Facebook has taken out a full-page “Tips for Spotting False News” ad in British newspapers, telling people how to spot and avoid fake news ahead of the UK general election. Facebook has also been deleting tens of thousands of fake Facebook accounts that were created solely to spew false news stories, particularly ahead of elections. In fact, Facebook has said that ahead of this week’s election in France, they removed more than 30,000 accounts that were spreading fake news stories that could have (and were likely intended to) influence that election.
Facebook announced yesterday that in response to a report that Facebook commissioned, which found that 70 million Americans (and almost 200 million people worldwide) use adblockers, Facebook advertising code is now being designed to get around advertising blockers. So far these changes only affect the desktop version (i.e. what you see with your web browser), and not the mobile version of Facebook.
If you are on Facebook you can’t avoid them. The “She’s gone” ads, suggesting that celebrities like Sally Fields, Betty White, Meryl Streep, Sandra Bullock, Susan Sarandon, and Kris Jenner, have died (they haven’t), with the weird domain names, are everywhere. Click on them, and each and every one of them leads not to news that they have died (surprise, surprise) but a website selling Beauty and Truth (oh, the irony) brand youth serum.
If they are to be believed, Tumbledown Trails golf course was trying to do the right thing when they offered a special 9/11 discount to their golf course in Verona, Wisconsin. But, they clearly went about it in the wrong way, and the wrath they incurred has apparenty led to their taking their Facebook page down.
While this year’s Superbowl ads did not disappoint, one of the clear winners was the Dodge Ram truck commercial which pays homage to farmers. Perhaps the most poignant part of the ad was the recording of Paul Harvey’s 1978 speech called, “So God Made a Farmer.” It got some wondering as to where to listen to all of Paul Harvey’s Rest of the Story shows online? Well the good news is that, even though Paul Harvey died in 2009, his voice and stories do indeed live on.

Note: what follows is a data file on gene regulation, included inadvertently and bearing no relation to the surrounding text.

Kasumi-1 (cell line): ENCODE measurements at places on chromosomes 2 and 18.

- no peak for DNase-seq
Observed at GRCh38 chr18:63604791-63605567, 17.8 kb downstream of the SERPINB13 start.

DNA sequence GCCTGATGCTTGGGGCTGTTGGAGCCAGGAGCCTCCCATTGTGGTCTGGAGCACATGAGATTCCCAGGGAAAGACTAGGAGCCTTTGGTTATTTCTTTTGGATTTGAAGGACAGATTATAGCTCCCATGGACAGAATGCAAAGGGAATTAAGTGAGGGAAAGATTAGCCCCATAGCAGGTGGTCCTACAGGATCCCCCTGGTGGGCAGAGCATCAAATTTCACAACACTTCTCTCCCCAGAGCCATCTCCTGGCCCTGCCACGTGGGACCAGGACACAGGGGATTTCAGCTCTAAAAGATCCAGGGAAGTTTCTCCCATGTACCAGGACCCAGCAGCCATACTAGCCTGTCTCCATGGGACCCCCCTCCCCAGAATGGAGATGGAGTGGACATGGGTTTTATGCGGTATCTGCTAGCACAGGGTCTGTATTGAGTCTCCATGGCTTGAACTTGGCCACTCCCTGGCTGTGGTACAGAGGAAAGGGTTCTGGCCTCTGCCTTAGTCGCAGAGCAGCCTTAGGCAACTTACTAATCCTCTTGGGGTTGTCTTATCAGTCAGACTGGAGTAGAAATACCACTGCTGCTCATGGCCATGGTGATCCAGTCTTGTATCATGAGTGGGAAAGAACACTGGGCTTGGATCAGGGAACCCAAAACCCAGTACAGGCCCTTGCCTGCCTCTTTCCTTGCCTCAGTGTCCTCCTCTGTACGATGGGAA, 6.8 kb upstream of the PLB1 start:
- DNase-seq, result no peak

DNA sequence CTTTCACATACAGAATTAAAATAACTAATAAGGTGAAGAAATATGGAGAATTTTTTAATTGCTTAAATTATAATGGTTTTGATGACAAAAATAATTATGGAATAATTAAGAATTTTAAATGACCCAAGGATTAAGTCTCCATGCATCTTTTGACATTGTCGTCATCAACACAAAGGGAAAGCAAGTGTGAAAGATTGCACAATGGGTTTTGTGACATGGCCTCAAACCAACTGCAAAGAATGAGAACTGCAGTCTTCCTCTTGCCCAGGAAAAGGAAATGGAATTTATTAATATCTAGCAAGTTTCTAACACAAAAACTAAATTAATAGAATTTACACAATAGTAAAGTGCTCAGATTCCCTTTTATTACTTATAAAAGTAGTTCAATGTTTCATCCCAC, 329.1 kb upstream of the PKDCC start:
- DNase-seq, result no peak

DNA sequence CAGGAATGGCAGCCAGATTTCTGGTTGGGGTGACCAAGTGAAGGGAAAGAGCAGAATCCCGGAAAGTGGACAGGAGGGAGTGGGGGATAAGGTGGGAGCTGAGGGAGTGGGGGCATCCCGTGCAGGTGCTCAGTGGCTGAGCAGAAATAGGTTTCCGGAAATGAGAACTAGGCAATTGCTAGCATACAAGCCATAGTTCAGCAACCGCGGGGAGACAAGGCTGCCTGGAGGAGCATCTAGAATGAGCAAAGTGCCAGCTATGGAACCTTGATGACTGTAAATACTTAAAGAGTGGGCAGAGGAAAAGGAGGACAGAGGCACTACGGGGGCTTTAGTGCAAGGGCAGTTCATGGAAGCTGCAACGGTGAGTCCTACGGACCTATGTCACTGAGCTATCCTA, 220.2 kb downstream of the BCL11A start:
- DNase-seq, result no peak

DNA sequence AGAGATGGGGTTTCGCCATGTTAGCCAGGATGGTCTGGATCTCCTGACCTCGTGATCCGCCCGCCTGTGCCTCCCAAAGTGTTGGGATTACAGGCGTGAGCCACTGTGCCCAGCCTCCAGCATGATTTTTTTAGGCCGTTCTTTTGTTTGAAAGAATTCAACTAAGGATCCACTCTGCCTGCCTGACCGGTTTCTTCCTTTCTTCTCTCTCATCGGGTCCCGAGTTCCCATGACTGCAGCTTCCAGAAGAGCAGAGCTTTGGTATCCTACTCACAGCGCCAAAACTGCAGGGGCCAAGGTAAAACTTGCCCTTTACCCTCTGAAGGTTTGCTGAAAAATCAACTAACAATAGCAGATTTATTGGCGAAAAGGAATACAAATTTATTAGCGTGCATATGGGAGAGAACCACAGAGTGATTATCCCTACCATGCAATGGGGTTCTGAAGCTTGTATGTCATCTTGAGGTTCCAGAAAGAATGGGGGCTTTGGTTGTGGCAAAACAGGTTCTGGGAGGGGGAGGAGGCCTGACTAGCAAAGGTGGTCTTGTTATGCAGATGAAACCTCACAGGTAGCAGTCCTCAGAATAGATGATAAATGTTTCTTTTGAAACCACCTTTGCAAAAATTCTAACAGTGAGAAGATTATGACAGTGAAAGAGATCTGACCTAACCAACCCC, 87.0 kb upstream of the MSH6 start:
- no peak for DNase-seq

The United States Postal Service (USPS) is in deep financial trouble, in large part due to the advent of email, and online bill paying and other services. Now, in what can only be described as the Post Office taking a page from election year partisan smear campaigns, the USPS is attacking the Internet as dangerous and unreliable, and touting postal mail as safe and good for business. “A refrigerator has never been hacked,” starts the television advertisement, which is primarily aimed at businesses.
Amazon has announced a new, cheaper, reduced-price Amazon Kindle. The new ad-supported Kindle with Special Offers, as it is known, is identical in hardware to the wifi Kindle – in fact it is a wi-fi Kindle, only it displays advertising along the bottom of the home screen, along with “sponsored screensavers” (which users get to help pick using Amazon’s ‘Hot or Not’ style Admash. In exchange for letting Amazon have your eyeballs in this distinctly Google-esque manner, you get your wireless Kindle with ads for $25.00 less – $114.00 instead of $139.00. Worth it?
At this point in your Internet life, it should hopefully come as no great shock that Google watches just about everything you do on the Internet, and one way that they do that is with the cookies that they’ve planted in your browser (in fact if you use both Google and Facebook, it’s a good bet that very little that you do online isn’t being tracked by one or the other, if not both). This includes a tracking cookie that Google has ‘helpfully’ given you for Google ads (that advertising by Google that is known as Adsense to website visitors and publishers, and Adwords to the advertisers who advertise in those ads by Google). based on what they perceive to be your preferences. Interestingly, Google also gives you a way to modify the information in that cookie, so that Google can show you more advertising that you ‘want’ (for some value of want).